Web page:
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Neuroscience. 2012 Sep 6;219:271-9. doi: 10.1016/j.neuroscience.2012.05.064. Epub 2012 Jun 4.

Transient mGlu5R inhibition enhances the survival of granule cell precursors in the neonatal cerebellum.

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Department of Neurosurgery, Yale University School of Medicine, New Haven, CT 06520-8082, USA.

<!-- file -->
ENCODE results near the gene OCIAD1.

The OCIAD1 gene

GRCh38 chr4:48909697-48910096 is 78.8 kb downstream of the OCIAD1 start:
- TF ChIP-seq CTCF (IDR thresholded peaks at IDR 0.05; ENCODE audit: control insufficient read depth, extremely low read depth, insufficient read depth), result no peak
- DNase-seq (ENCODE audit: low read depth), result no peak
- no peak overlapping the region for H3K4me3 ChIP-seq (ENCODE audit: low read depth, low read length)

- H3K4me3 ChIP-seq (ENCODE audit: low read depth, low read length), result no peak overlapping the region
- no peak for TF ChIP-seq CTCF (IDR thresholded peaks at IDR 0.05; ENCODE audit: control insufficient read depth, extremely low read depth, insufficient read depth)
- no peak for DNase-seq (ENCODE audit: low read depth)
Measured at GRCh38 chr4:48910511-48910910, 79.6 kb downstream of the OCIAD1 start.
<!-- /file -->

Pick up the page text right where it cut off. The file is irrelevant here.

The generation of the most abundant neurons of the cerebellum, the granule cells, relies on a balance between clonal expansion and apoptosis during the first 10 days after birth in the external germinal layer (EGL). The amino acid glutamate controls such critical phases of cell development in other systems through specific receptors such as metabotropic glutamate receptor 5 (mGlu(5)R). However, the function of mGlu(5)Rs on the proliferation and survival of granule cell precursors (GCPs) remains elusive. We found mGlu(5)R mRNA transcripts in EGL using RT-PCR and observed mGlu(5)R-mediated Ca(2+) responses in GCPs in acute slices as early as postnatal day (P) 2-3. Using in vivo injections of the selective non-competitive mGlu(5)R antagonist 2-methyl-6-(phenylethynyl)pyridine (MPEP) in P7-P9 mice, we found a 20% increase in the number of proliferative GCPs labeled at P7 with the S-phase marker bromodeoxyuridine (BrdU), but no increase in cell proliferation examined 2h following a BrdU injection. Furthermore, similar treatments led to a significant 70% decrease in the number of apoptotic GCPs in the EGL as determined by terminal deoxynucleotidyl transferase dUTP nick end labeling (TUNEL) staining. In contrast, in vivo treatment with the mGlu(5)R agonist (RS)-2-chloro-5-hydroxyphenylglycine (CHPG) resulted in a ∼60% increase in the number of TUNEL-labeled GCPs compared to control. These findings identify a unique role for glutamate acting at mGlu(5)Rs as a functional switch regulating GCP survival in the EGL, thus controlling the total number of cerebellar granule cells produced.

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